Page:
A couple of posts ago, we saw that by the late 1500s the Julian calendar was seriously off. How to fix it?
A doctor, Aloysius Lilius, thought there were too many leap years. The Julian calendar adds a day—February 29th—every 4 years, no exceptions. What if on some leap years we didn’t add the extra day? His idea was that any leap year that ends in 00—unless it can be divided by 400—gets no extra day.
That would solve the problem! Pope Gregory XIII liked the idea so much he made it official on February 24, 1582. Later that year, ten days disappeared! October 4th was followed by October 15th in order to reset the calendar. The new calendar is called the Gregorian calendar. We still use it today.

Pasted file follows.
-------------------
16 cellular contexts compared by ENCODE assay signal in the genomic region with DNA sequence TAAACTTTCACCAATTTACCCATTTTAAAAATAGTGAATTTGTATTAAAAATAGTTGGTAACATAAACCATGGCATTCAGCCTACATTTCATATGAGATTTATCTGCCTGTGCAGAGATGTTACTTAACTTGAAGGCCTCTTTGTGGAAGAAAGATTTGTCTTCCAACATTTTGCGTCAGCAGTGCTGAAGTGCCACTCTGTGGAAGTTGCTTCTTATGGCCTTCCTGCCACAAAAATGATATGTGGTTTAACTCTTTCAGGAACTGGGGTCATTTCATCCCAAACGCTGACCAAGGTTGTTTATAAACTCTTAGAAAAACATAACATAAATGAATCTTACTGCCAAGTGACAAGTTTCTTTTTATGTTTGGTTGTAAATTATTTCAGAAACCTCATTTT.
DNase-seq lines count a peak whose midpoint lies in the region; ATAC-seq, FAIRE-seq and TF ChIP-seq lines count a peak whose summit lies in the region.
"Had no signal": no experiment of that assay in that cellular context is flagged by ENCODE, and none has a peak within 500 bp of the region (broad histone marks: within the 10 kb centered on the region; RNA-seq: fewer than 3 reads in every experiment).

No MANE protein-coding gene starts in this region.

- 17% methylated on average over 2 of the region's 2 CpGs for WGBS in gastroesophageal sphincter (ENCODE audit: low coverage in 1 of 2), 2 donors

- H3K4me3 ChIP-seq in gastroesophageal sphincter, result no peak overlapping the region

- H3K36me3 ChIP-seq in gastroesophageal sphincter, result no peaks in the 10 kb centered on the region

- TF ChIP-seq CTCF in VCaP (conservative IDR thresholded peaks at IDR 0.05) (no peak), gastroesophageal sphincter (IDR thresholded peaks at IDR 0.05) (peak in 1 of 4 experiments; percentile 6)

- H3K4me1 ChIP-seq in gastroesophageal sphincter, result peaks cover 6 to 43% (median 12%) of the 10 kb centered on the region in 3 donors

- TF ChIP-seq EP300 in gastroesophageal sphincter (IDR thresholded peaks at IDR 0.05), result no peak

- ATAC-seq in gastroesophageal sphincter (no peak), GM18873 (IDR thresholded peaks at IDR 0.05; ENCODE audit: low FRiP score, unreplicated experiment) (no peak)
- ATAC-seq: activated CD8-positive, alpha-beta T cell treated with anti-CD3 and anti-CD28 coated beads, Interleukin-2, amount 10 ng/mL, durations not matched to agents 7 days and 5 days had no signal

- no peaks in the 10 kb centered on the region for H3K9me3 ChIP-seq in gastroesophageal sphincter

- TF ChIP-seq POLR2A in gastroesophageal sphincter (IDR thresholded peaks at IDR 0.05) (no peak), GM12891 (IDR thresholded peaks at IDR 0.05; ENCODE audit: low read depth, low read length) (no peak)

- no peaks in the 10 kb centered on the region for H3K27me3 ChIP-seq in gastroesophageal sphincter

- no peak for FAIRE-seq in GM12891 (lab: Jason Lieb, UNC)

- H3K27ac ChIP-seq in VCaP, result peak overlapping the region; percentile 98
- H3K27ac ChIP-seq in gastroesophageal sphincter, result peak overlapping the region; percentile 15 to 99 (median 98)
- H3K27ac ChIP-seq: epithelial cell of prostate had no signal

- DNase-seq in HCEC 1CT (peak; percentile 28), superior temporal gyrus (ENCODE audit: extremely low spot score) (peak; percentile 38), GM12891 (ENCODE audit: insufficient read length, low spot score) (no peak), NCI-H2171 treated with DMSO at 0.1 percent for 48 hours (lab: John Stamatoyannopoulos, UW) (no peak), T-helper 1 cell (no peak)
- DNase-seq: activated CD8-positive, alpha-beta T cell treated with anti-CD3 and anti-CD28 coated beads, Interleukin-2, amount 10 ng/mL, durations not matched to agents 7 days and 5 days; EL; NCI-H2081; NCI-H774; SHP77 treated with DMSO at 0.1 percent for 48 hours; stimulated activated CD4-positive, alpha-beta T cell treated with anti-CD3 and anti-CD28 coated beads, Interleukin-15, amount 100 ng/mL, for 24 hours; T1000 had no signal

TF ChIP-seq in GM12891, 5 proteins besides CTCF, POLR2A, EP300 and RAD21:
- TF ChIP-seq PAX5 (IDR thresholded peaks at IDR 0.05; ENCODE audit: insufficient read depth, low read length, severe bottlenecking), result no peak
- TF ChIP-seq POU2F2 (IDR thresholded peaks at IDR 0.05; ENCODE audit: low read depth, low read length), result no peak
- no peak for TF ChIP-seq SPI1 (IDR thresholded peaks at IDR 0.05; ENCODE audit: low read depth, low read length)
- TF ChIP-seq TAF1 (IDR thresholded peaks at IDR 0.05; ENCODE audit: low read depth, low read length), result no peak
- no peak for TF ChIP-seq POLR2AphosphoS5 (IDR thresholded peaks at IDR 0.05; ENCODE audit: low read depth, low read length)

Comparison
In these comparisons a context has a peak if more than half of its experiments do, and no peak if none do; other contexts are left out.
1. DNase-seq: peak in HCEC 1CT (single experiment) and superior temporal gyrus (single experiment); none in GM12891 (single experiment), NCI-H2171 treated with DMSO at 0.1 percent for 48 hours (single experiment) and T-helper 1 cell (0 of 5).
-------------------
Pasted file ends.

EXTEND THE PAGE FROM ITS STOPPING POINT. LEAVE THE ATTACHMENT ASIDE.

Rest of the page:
The last year that ended in 00 was 2000. Because it can be divided by 400, it was a leap year with February 29 added. The next one will be 2100—it will be a common year with no extra day. I’ve been cutting out the fatty snacks so maybe I’ll live to see that happen.
Here’s the inside-baseball, blow-by-blow account of how the new calendar was adopted by Pope Gregory: http://www.newadvent.org/cathen/09247c.htm
Back to the beginning of The Western Civ User’s Guide to Time & Space
Have a blessed Good Friday!